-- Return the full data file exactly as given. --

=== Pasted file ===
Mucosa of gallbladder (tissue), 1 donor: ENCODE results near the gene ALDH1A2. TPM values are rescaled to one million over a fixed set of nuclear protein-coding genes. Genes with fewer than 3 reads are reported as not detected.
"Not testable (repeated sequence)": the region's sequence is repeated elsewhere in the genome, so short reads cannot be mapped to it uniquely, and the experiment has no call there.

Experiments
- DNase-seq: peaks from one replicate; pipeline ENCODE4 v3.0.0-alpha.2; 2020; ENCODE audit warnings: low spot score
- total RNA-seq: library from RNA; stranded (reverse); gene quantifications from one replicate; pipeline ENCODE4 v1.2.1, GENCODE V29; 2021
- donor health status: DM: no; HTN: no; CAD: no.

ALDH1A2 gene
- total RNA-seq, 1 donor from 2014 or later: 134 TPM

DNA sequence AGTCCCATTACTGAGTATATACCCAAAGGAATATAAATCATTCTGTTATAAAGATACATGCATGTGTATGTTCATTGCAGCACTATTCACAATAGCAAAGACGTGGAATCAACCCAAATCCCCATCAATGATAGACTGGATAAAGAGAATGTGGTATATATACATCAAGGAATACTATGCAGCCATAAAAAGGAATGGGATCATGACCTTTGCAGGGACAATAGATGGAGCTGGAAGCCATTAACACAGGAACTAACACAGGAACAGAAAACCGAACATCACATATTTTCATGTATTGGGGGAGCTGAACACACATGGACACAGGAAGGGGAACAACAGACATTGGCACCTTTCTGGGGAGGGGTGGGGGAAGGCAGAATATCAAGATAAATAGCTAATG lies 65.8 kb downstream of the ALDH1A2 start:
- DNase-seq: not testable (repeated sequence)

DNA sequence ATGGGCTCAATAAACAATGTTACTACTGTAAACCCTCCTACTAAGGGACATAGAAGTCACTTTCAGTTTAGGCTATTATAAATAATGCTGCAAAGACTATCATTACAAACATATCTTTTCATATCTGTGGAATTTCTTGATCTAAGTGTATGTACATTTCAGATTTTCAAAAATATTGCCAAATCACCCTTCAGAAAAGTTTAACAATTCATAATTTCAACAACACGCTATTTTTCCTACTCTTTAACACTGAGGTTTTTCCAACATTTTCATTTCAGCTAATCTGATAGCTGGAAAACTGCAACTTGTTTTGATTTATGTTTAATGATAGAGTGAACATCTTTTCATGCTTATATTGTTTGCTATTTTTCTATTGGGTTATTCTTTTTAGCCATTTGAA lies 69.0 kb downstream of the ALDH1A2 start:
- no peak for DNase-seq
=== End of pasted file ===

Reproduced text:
Mucosa of gallbladder (tissue), 1 donor: ENCODE results near the gene ALDH1A2. TPM values are rescaled to one million over a fixed set of nuclear protein-coding genes. Genes with fewer than 3 reads are reported as not detected.
"Not testable (repeated sequence)": the region's sequence is repeated elsewhere in the genome, so short reads cannot be mapped to it uniquely, and the experiment has no call there.

Experiments
- DNase-seq: peaks from one replicate; pipeline ENCODE4 v3.0.0-alpha.2; 2020; ENCODE audit warnings: low spot score
- total RNA-seq: library from RNA; stranded (reverse); gene quantifications from one replicate; pipeline ENCODE4 v1.2.1, GENCODE V29; 2021
- donor health status: DM: no; HTN: no; CAD: no.

ALDH1A2 gene
- total RNA-seq, 1 donor from 2014 or later: 134 TPM

DNA sequence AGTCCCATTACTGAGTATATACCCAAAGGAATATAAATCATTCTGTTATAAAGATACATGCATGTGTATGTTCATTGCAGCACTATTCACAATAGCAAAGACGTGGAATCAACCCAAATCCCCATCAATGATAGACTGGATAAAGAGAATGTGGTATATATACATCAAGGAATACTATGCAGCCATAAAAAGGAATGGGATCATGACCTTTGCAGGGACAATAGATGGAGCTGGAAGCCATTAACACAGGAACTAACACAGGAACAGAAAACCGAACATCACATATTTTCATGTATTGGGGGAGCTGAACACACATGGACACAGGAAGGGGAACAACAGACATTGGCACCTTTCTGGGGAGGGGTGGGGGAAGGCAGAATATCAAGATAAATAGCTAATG lies 65.8 kb downstream of the ALDH1A2 start:
- DNase-seq: not testable (repeated sequence)

DNA sequence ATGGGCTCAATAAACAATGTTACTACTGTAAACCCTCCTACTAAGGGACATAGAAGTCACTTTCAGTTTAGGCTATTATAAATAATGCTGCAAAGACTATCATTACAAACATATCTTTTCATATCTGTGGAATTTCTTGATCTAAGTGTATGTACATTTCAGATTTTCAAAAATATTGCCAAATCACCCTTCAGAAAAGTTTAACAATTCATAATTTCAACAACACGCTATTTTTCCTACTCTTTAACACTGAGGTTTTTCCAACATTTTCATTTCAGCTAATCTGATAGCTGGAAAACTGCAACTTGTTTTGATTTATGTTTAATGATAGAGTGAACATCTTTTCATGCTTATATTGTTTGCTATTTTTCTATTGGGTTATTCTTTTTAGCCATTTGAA lies 69.0 kb downstream of the ALDH1A2 start:
- no peak for DNase-seq